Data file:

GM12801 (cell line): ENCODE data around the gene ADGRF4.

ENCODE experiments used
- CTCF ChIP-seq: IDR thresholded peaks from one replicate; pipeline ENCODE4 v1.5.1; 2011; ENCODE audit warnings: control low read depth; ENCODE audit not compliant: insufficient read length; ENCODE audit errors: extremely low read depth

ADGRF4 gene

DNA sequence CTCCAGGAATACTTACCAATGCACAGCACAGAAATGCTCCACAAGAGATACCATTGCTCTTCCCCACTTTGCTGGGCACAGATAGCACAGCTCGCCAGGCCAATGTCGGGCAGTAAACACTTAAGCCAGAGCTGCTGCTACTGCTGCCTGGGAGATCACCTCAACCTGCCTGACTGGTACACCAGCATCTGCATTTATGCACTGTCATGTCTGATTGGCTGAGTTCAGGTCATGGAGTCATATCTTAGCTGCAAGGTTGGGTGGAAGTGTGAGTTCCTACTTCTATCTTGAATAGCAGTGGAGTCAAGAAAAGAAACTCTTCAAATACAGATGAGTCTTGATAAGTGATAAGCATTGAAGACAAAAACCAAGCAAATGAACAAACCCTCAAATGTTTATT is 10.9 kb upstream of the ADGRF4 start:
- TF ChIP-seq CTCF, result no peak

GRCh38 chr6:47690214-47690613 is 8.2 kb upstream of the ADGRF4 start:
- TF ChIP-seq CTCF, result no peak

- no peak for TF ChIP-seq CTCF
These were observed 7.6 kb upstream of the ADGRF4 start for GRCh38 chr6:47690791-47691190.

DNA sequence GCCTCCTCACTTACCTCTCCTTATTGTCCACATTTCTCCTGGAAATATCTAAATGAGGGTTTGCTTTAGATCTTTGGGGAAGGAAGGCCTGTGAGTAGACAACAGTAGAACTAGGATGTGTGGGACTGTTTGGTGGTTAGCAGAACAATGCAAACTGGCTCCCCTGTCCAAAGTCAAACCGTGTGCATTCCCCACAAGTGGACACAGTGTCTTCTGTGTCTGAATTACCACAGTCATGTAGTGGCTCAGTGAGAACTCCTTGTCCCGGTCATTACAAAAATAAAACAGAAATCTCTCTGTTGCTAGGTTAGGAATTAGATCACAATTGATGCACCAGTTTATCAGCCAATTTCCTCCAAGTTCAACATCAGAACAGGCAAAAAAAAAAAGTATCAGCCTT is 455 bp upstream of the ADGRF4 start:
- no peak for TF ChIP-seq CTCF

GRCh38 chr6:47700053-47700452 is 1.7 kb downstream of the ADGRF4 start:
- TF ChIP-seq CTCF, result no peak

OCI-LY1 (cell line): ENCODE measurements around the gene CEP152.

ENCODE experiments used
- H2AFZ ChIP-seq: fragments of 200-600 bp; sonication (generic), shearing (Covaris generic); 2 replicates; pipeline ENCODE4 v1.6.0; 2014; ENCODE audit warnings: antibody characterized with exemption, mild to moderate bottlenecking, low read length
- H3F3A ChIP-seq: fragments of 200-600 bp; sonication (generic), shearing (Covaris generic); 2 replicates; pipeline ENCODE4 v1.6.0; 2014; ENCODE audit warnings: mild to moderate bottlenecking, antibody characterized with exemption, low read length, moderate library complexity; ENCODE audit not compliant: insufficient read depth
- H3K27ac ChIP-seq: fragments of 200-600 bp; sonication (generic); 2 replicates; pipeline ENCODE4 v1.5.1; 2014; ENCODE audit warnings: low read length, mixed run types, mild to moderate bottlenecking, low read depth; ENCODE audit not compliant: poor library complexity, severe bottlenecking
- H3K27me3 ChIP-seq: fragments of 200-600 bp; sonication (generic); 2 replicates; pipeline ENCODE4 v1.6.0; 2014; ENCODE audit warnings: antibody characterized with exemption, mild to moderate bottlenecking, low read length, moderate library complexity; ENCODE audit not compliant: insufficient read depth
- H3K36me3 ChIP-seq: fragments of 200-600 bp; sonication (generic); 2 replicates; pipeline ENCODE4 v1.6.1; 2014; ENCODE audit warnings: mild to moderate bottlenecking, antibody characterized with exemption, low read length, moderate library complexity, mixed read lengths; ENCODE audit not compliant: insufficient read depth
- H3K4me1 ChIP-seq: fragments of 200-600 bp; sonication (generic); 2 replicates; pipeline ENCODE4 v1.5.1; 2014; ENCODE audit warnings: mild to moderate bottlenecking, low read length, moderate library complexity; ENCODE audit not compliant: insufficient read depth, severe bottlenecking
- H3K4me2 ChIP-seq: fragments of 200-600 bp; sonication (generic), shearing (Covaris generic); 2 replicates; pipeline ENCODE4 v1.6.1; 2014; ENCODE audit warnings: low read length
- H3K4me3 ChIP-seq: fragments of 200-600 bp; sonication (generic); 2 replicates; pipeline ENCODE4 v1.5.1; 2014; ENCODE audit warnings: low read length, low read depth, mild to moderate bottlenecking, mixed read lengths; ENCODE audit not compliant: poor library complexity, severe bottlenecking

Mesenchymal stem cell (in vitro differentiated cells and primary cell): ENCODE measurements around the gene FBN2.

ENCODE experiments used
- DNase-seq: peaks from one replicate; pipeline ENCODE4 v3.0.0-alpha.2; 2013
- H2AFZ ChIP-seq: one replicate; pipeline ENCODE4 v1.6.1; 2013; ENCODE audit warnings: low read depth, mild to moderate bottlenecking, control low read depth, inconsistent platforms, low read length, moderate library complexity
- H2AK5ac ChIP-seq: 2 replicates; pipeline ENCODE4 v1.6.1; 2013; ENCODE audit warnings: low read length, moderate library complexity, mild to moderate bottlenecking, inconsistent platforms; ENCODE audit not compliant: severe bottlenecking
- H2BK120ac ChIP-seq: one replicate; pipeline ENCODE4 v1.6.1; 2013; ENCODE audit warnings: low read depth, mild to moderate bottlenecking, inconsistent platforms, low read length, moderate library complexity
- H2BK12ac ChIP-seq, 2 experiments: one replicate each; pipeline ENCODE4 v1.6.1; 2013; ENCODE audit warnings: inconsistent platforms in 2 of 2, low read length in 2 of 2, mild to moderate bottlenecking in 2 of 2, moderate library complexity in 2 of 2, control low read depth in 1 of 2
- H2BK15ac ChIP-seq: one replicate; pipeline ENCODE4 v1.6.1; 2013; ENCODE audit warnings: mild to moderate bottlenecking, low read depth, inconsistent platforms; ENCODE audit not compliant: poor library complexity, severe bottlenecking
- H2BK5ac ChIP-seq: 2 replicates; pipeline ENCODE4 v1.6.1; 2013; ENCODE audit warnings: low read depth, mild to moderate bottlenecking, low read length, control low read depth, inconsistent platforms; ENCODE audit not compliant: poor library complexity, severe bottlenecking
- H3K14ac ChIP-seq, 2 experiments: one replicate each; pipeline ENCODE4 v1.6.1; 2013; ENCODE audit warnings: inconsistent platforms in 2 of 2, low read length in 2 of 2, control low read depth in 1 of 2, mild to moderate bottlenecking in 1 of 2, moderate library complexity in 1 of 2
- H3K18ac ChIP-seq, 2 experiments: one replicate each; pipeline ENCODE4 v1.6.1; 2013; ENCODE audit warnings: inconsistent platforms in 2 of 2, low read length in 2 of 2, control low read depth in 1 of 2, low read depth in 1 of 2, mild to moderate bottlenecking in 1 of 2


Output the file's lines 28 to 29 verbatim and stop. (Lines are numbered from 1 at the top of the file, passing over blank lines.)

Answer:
- H2AFZ ChIP-seq: one replicate; pipeline ENCODE4 v1.6.1; 2013; ENCODE audit warnings: low read depth, mild to moderate bottlenecking, control low read depth, inconsistent platforms, low read length, moderate library complexity
- H2AK5ac ChIP-seq: 2 replicates; pipeline ENCODE4 v1.6.1; 2013; ENCODE audit warnings: low read length, moderate library complexity, mild to moderate bottlenecking, inconsistent platforms; ENCODE audit not compliant: severe bottlenecking